“At GIB we’re used to passive equities, fixed incomes, emerging market debt – these are all market rated products and benchmarked. Trade finance is quite the opposite,” he says. Nevertheless, he believes there is a “compelling argument to getting to this asset class”, particularly in the current environment. “When we see the movement in interest rates, trade finance responds on a positive basis.”

According to Eric de Vienne at HSBC, investors in the space are very particular in what they look for from a yield and format perspective. HSBC set up a dedicated distribution desk for trade assets in Europe three years ago, and today distributes close to 20% of what it closes to non-bank investors.

The idea of “partnership” is essential to managing investor relations, he says. “What we offer in HSBC is a partnership with regards to how you select the assets on a transactional basis, how we operate these assets, and how investors have access to these assets, for example on a risk participation format.”

This partnership approach includes spending time with investors to identify and explain the different types of trade finance products and how they work; the fact that minor payment delays may happen – and are not tantamount to default; and what actions the bank takes throughout the process.

Alternative financiers don’t skip complex KYC procedures

The idea that alternative financiers may not be subject to the same KYC/AML processes that banks face formed a central part of the on-stage conversation at the ITFA conference. But the panellists were keen to set the record straight.

“Funds are no different to any financial institutions when it comes to KYC compliance,” says Karam. He explains that although a fund itself may be incorporated in a tax advantage jurisdiction, its fund managers are often based and regulated in countries like the UK, France and Switzerland. As such, onboarding to fund a counterpart is as time-consuming and as challenging as it is for any bank.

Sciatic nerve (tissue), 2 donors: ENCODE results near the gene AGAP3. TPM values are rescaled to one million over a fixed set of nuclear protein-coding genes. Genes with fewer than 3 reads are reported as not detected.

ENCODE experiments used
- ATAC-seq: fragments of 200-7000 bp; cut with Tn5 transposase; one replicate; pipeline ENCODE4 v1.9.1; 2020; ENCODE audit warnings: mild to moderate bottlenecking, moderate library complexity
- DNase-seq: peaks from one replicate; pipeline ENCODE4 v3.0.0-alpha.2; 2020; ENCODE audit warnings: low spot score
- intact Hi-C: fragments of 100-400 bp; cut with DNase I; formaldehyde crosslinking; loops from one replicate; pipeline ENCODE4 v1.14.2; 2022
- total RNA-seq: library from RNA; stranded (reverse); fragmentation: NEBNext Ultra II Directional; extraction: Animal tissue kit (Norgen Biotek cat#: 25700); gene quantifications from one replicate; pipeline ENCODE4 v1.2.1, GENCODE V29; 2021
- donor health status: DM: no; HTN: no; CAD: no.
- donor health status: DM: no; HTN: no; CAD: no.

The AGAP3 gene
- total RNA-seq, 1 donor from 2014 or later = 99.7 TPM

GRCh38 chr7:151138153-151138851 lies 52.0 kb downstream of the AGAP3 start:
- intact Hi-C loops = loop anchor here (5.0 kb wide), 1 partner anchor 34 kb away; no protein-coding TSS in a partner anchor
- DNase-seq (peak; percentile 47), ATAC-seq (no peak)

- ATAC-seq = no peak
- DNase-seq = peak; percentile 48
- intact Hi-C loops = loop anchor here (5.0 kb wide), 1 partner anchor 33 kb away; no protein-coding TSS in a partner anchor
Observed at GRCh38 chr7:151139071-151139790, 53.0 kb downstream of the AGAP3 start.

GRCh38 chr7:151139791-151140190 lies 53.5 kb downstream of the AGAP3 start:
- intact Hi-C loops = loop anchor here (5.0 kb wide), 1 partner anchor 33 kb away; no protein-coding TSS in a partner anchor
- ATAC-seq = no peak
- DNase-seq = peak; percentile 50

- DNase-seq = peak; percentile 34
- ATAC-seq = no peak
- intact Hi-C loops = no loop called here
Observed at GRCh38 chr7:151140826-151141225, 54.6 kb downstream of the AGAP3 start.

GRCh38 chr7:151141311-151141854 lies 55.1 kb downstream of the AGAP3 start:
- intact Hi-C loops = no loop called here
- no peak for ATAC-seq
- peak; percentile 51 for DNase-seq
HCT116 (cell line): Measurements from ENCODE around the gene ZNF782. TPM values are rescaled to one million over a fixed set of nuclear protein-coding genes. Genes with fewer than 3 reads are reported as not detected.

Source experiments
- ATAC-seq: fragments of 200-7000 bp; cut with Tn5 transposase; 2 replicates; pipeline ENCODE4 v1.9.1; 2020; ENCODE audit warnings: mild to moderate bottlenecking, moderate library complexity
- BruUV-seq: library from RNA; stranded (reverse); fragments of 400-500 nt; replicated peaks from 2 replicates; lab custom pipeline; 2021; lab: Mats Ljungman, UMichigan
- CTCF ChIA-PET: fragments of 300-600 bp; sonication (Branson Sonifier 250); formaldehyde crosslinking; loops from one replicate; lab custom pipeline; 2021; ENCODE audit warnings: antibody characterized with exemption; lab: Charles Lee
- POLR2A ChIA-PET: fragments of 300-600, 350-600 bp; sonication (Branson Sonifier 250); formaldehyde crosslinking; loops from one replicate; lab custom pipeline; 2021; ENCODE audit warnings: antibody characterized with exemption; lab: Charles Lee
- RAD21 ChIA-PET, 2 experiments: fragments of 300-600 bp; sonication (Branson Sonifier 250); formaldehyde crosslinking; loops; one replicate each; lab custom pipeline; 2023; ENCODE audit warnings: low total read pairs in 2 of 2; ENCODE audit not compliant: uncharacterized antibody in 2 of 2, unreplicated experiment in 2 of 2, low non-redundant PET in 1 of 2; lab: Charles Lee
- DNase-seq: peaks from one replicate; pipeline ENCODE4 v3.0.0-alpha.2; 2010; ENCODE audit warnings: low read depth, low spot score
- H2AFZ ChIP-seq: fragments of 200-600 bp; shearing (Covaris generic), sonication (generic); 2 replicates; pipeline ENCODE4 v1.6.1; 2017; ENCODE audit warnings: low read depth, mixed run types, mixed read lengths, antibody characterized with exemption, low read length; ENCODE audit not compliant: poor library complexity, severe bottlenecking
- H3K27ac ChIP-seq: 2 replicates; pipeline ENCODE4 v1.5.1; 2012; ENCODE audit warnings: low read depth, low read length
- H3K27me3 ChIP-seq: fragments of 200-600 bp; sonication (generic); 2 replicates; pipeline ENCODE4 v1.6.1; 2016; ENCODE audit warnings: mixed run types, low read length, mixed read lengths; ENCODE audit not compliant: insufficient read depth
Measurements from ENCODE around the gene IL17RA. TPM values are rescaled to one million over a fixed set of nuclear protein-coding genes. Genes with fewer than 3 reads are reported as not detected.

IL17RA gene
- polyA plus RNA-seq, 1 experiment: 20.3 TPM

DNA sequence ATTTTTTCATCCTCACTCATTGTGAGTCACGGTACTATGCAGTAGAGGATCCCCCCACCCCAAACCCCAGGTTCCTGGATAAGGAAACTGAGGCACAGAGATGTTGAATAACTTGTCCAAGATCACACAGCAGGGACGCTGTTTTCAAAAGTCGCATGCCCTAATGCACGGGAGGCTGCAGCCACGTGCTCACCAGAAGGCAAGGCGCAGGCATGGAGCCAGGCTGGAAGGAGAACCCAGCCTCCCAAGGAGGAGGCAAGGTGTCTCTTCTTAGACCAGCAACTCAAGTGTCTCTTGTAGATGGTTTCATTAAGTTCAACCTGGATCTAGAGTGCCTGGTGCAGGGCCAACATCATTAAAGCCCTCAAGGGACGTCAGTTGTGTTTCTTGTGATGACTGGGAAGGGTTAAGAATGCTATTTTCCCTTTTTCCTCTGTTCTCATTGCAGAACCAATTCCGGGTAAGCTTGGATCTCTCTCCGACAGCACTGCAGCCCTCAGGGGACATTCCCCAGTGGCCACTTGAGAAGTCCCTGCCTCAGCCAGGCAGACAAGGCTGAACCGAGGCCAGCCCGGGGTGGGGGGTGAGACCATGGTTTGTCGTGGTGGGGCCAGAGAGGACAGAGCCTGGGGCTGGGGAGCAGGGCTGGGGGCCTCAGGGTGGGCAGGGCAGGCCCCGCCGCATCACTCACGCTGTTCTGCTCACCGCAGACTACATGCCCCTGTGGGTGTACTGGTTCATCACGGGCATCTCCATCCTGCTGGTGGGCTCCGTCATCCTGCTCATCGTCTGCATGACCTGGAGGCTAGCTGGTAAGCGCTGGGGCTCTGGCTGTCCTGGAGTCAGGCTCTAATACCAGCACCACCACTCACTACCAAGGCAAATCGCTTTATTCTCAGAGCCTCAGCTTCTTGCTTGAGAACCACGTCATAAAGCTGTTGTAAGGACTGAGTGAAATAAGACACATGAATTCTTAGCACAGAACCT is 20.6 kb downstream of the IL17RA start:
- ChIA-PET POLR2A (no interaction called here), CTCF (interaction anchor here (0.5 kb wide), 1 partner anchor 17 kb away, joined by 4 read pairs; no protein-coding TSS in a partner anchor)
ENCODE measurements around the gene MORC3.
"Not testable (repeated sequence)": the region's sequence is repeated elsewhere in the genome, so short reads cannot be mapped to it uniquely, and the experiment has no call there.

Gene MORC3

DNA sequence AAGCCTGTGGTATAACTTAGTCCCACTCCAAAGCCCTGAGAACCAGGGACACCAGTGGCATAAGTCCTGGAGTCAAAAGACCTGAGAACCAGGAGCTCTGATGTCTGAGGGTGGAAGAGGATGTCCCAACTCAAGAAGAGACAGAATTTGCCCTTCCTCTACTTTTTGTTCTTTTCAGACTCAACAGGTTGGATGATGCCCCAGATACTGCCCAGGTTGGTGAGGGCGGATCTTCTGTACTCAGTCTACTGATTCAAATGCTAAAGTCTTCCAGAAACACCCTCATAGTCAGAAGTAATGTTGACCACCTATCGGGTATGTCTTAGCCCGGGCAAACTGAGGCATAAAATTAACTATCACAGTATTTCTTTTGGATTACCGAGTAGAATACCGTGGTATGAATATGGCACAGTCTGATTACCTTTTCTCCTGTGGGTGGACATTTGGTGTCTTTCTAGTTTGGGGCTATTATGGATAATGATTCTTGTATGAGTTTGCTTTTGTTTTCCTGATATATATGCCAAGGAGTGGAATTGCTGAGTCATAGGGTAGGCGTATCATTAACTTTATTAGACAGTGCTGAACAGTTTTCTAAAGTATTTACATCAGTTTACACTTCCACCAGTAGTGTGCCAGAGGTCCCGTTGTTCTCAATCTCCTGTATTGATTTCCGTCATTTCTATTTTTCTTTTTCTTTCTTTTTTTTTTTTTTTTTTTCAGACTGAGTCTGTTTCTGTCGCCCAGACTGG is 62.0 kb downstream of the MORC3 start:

“As a matter of fact, our fund incorporated in Luxembourg is co-managed by two institutions: one in the UK regulated by the FCA and another one in France regulated by the AMF. As for compliance matters, each entity is independent and applies its policies as per its regulatory requirements,” Karam says.

What’s more, institutional investors have stringent demands when it comes to investing, making it essential for fund managers to be able to demonstrate their capabilities in compliance processes. “We have institutional money coming into this space, and more often than not you’re going to have an administrator in the middle, between that money and it being deployed into the underlying obligors, and they will expect first-class KYC AML procedures,” says Henderson. “We still have to undergo full KYC, AML, credit assessment, and so on. It doesn’t stop at our counterparties doing that work – as a regulated asset manager, we do that work within our portfolios as well.